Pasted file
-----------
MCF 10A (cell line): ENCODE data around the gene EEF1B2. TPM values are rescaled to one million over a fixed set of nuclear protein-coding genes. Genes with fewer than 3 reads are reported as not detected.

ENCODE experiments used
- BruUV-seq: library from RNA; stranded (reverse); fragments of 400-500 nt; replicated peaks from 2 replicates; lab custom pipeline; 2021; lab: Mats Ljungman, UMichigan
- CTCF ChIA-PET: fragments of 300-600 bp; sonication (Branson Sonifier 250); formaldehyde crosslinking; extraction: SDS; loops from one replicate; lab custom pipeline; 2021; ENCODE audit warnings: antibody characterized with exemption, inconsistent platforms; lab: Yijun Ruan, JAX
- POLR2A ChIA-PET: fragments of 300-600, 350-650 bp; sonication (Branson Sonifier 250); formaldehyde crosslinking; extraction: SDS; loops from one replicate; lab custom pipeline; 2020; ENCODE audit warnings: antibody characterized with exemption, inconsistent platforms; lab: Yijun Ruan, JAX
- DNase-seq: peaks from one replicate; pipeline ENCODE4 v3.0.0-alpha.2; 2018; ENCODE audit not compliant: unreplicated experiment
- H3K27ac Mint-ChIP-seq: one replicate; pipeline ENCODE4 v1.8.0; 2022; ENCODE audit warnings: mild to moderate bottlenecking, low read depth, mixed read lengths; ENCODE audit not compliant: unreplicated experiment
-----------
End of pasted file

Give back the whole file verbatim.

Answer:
MCF 10A (cell line): ENCODE data around the gene EEF1B2. TPM values are rescaled to one million over a fixed set of nuclear protein-coding genes. Genes with fewer than 3 reads are reported as not detected.

ENCODE experiments used
- BruUV-seq: library from RNA; stranded (reverse); fragments of 400-500 nt; replicated peaks from 2 replicates; lab custom pipeline; 2021; lab: Mats Ljungman, UMichigan
- CTCF ChIA-PET: fragments of 300-600 bp; sonication (Branson Sonifier 250); formaldehyde crosslinking; extraction: SDS; loops from one replicate; lab custom pipeline; 2021; ENCODE audit warnings: antibody characterized with exemption, inconsistent platforms; lab: Yijun Ruan, JAX
- POLR2A ChIA-PET: fragments of 300-600, 350-650 bp; sonication (Branson Sonifier 250); formaldehyde crosslinking; extraction: SDS; loops from one replicate; lab custom pipeline; 2020; ENCODE audit warnings: antibody characterized with exemption, inconsistent platforms; lab: Yijun Ruan, JAX
- DNase-seq: peaks from one replicate; pipeline ENCODE4 v3.0.0-alpha.2; 2018; ENCODE audit not compliant: unreplicated experiment
- H3K27ac Mint-ChIP-seq: one replicate; pipeline ENCODE4 v1.8.0; 2022; ENCODE audit warnings: mild to moderate bottlenecking, low read depth, mixed read lengths; ENCODE audit not compliant: unreplicated experiment